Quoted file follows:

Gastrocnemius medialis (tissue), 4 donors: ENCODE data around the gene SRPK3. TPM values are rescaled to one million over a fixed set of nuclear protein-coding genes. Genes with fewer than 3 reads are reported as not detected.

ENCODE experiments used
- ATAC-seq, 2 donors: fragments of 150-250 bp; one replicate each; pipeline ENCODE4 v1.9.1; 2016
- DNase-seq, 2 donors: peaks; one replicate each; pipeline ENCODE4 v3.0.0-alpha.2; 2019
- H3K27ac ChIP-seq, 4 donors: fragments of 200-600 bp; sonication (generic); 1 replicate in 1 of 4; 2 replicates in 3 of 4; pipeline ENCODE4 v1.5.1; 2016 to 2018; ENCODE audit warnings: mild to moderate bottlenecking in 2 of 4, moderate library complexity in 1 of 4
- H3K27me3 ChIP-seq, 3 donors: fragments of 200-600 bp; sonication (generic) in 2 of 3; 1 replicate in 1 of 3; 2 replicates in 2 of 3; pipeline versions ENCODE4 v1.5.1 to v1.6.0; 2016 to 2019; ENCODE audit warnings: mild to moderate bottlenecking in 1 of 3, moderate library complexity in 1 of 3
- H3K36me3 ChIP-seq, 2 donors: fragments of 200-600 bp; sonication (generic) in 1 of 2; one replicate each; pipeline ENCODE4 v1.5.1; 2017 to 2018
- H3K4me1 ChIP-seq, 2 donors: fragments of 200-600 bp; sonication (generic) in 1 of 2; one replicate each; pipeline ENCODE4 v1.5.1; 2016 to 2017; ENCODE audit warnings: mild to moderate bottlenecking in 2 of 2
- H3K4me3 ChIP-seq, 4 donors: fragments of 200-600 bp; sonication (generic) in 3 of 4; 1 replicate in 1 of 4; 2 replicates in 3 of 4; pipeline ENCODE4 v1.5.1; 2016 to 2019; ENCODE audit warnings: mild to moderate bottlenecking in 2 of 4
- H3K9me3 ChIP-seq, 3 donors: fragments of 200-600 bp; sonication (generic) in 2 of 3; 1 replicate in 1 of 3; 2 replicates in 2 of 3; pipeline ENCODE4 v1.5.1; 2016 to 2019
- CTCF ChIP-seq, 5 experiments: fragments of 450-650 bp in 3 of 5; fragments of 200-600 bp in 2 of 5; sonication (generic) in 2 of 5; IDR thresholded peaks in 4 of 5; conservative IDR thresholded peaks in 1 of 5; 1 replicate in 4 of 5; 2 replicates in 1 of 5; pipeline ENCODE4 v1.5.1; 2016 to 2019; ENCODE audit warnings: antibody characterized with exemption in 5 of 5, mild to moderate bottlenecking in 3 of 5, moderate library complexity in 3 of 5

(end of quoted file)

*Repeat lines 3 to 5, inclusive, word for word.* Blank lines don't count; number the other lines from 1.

- ATAC-seq, 2 donors: fragments of 150-250 bp; one replicate each; pipeline ENCODE4 v1.9.1; 2016
- DNase-seq, 2 donors: peaks; one replicate each; pipeline ENCODE4 v3.0.0-alpha.2; 2019
- H3K27ac ChIP-seq, 4 donors: fragments of 200-600 bp; sonication (generic); 1 replicate in 1 of 4; 2 replicates in 3 of 4; pipeline ENCODE4 v1.5.1; 2016 to 2018; ENCODE audit warnings: mild to moderate bottlenecking in 2 of 4, moderate library complexity in 1 of 4